In early April, Brian Drayton, bicycle activist and founder ofRichmond Spokes Bicycle Shop, got bad news: The nonprofit bike shop, which focuses on education and youth empowerment, was not able to reach an agreement with its landlord to renew its lease for another year.
Determined to save Richmond’s only bicycle repair shop, Drayton appealed to Richmond Mayor Gayle McLaughlin and the City Council for financial support.
“If cities like Richmond don’t have a bike business, then they are not gaining from the economic benefits of cycling,” Drayton said.
When it became clear that Richmond Spokes was not going to be able to keep its doors open past April 30, Drayton turned to Alfonso Dominguez, co-founder of Oakland’s Popuphoodbusiness incubator. Two weeks later, Drayton was signing a lease for a pop-up space in Old Oakland.
“The magic of that is some preexisting relationships. Alfonso and I have been working together for years,” Drayton noted.
Popuphood Co-Founder Sarah Filley said the timing was perfect for the business incubator, which wanted to support the Bike Happy Hour party in Old Oakland on Thursday, May 9.
“It fits our philosophy of having an underutilized space that ties in with the community,” Filley said.
Oakland SPOKES Community Bike Lounge will open at 465 Ninth Street this Thursday, May 9, just in time for the Bike to Work Day. Although tools will be provided for “people to get quick fixes, commuter fixes – lubes and chains and stuff,” according to Drayton, the lounge will be more of a community gathering space and gallery.
Drayton’s vision is to create a community hub, connecting Oakland’s bicyclists with the city’s bicycle shops.
“It’s kind of an economic mapping project specifically on bikes,” Drayton said. "We get the test out the brilliance of the idea and see if it’s something that works."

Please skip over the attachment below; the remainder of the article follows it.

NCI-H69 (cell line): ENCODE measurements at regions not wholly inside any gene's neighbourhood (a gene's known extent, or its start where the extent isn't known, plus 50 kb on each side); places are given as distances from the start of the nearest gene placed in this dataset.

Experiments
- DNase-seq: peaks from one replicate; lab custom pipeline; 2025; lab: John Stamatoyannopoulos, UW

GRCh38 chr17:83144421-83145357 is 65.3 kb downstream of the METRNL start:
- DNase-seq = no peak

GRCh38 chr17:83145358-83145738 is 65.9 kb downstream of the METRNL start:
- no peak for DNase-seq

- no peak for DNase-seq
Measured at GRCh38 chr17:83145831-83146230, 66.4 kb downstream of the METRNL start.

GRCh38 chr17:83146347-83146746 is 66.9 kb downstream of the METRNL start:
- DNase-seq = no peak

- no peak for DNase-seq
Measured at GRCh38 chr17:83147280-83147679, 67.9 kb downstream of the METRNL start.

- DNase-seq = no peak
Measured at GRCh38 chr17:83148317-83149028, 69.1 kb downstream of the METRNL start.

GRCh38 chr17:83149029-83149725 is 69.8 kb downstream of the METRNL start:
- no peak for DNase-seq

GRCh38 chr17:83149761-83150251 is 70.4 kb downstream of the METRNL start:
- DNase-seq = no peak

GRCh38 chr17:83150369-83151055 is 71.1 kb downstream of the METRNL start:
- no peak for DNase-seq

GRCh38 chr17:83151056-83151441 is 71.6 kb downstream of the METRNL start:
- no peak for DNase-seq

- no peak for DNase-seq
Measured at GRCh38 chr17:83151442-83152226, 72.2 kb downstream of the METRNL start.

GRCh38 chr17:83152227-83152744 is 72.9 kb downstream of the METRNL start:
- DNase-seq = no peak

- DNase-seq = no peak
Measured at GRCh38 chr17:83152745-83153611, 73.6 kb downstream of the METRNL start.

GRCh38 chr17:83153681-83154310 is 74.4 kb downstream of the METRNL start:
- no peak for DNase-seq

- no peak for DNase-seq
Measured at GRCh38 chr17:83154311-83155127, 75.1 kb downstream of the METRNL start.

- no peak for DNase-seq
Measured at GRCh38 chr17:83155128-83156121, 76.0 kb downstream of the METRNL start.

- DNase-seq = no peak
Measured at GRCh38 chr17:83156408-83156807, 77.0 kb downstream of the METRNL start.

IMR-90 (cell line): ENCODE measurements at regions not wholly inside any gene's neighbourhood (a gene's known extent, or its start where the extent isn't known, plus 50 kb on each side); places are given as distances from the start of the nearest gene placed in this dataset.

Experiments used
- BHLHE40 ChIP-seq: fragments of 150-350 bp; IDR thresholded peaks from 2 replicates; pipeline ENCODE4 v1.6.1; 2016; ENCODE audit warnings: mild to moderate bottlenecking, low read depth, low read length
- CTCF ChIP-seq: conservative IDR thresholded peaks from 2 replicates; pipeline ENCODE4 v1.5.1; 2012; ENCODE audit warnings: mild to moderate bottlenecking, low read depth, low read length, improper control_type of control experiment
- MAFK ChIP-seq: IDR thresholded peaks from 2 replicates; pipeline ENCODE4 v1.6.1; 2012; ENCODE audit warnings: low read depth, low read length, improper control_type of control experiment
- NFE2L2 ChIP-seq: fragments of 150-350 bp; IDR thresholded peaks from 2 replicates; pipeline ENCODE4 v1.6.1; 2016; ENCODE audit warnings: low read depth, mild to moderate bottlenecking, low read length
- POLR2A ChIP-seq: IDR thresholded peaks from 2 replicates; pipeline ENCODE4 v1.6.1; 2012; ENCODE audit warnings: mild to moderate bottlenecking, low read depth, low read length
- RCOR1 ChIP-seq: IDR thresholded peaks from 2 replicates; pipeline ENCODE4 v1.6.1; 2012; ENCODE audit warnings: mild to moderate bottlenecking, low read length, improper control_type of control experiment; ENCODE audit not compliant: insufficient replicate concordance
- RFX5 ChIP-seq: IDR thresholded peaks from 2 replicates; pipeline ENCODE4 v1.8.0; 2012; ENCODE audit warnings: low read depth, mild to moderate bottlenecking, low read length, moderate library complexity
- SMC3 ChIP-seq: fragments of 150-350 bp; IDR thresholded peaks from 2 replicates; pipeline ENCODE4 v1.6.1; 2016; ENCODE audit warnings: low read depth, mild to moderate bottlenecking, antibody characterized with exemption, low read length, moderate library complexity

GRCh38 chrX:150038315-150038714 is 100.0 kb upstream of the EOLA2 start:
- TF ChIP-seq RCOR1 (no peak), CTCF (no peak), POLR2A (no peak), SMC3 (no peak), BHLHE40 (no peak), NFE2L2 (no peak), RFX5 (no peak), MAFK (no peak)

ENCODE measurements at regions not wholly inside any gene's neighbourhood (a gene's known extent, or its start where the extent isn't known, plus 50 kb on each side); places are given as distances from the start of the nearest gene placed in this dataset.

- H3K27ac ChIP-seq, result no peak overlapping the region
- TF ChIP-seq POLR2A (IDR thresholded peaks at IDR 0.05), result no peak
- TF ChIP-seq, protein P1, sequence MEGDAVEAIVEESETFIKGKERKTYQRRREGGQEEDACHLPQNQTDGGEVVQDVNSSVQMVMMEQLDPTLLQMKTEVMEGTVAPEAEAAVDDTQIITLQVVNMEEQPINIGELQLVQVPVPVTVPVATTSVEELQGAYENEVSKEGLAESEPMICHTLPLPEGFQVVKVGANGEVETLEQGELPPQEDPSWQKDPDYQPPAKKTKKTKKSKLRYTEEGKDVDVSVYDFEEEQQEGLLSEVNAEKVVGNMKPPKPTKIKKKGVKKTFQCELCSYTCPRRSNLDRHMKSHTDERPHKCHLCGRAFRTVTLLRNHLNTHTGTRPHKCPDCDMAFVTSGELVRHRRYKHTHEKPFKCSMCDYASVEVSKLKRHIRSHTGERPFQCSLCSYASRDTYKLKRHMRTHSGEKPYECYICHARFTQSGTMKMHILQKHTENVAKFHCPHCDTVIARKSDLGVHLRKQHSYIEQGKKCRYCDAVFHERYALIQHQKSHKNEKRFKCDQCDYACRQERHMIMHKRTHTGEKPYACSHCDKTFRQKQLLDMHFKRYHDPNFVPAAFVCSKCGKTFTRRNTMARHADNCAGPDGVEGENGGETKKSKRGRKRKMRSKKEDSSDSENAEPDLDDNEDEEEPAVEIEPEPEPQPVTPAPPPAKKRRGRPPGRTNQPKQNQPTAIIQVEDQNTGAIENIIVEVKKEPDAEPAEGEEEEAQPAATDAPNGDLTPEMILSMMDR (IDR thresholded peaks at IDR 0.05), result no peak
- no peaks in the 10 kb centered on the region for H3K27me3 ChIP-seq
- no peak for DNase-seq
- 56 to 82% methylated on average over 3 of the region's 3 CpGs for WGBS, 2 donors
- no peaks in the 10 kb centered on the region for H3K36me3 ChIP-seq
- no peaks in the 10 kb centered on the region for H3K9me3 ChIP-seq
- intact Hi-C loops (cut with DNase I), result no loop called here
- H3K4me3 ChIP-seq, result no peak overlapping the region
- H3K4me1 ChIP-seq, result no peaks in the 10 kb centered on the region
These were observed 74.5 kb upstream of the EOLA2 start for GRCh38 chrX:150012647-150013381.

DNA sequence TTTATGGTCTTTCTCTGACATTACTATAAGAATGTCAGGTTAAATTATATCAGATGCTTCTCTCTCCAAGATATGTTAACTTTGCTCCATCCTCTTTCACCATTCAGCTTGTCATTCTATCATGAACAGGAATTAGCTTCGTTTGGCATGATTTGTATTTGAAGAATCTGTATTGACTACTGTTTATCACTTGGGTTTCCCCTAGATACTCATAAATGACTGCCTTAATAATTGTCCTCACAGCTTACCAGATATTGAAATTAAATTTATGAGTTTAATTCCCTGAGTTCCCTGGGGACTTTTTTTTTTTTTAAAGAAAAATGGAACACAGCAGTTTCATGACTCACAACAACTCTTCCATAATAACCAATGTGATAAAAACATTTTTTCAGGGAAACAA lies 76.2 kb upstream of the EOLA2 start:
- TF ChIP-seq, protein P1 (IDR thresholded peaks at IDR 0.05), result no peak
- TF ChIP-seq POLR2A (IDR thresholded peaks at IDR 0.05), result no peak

For the time being, SPOKES has a one-month lease, rent-free, through Popuphood, with the option to stay longer.
“Our goal is to be there for Bike to Work month and use it as a capital campaign to raise money to buy a space and have a permanent community bike shop in Richmond,” Drayton said. He added he hopes to raise enough to purchase a building for Richmond Spokes, so its financial future can be secure.
Mayor McLaughlin agrees that bicycling is important to her city.
“We do have an incredible, vibrant bike culture," she said. "We would love to have a sustainable bike shop in Richmond.”
Drayton’s vision is larger than the Oakland SPOKES Community Bike Lounge or even reopening Richmond Spokes. He said he hopes to turn SPOKES into a national organization (he has already heard from people interested in forming chapters in other cities) that gives grants to community-based bicycle organizations normally overlooked by federal funders.
Passionate about serving what he calls “hidden” cycling communities, Drayton said, “What we have discovered in urban communities of color is that people are riding bikes, but either they aren’t identified as cyclists or they don’t identify themselves as cyclists.
"They are out there nonetheless," he added. "By the thousands.”